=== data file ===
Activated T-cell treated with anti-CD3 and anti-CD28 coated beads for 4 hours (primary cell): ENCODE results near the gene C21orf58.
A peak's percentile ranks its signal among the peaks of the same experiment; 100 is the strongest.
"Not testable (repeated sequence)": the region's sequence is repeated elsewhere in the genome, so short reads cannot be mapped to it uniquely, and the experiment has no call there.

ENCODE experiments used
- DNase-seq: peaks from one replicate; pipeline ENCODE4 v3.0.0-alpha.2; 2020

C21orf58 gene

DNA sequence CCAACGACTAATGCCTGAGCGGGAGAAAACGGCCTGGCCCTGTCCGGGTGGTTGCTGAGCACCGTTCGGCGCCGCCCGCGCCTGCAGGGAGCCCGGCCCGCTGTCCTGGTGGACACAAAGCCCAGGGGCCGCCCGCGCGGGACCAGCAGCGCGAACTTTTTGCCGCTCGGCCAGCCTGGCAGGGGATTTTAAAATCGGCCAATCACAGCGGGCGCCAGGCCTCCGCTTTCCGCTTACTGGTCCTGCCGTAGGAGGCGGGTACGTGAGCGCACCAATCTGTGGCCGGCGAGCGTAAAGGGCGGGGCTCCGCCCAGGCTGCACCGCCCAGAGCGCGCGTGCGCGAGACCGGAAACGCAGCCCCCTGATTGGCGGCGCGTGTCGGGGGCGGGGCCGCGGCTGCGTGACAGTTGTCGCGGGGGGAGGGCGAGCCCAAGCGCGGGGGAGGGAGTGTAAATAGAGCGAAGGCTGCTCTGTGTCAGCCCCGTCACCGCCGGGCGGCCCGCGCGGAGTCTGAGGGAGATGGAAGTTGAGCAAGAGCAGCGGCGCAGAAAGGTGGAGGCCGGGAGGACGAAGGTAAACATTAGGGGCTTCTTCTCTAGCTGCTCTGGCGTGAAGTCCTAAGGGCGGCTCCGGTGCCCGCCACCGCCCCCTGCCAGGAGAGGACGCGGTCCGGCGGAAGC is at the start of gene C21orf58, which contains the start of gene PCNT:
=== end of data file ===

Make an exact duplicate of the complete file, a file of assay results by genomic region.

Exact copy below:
Activated T-cell treated with anti-CD3 and anti-CD28 coated beads for 4 hours (primary cell): ENCODE results near the gene C21orf58.
A peak's percentile ranks its signal among the peaks of the same experiment; 100 is the strongest.
"Not testable (repeated sequence)": the region's sequence is repeated elsewhere in the genome, so short reads cannot be mapped to it uniquely, and the experiment has no call there.

ENCODE experiments used
- DNase-seq: peaks from one replicate; pipeline ENCODE4 v3.0.0-alpha.2; 2020

C21orf58 gene

DNA sequence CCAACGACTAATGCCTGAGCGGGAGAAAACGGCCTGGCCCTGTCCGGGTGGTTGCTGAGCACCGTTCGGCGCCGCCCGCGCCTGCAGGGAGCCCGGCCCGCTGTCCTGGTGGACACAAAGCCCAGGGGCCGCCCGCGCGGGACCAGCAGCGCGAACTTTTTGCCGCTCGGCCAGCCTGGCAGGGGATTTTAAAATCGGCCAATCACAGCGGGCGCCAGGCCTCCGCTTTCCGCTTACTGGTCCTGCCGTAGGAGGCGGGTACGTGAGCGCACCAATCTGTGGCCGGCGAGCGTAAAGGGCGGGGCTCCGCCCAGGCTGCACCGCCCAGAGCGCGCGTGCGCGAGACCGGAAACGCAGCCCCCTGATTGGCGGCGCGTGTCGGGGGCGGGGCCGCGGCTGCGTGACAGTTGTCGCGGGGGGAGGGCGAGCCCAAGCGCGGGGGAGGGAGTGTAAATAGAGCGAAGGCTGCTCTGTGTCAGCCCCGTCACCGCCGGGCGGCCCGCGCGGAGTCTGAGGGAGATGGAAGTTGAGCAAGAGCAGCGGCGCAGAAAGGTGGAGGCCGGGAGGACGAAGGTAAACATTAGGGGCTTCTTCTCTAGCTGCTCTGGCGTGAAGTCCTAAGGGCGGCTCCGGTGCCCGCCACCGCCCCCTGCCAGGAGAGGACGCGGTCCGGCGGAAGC is at the start of gene C21orf58, which contains the start of gene PCNT: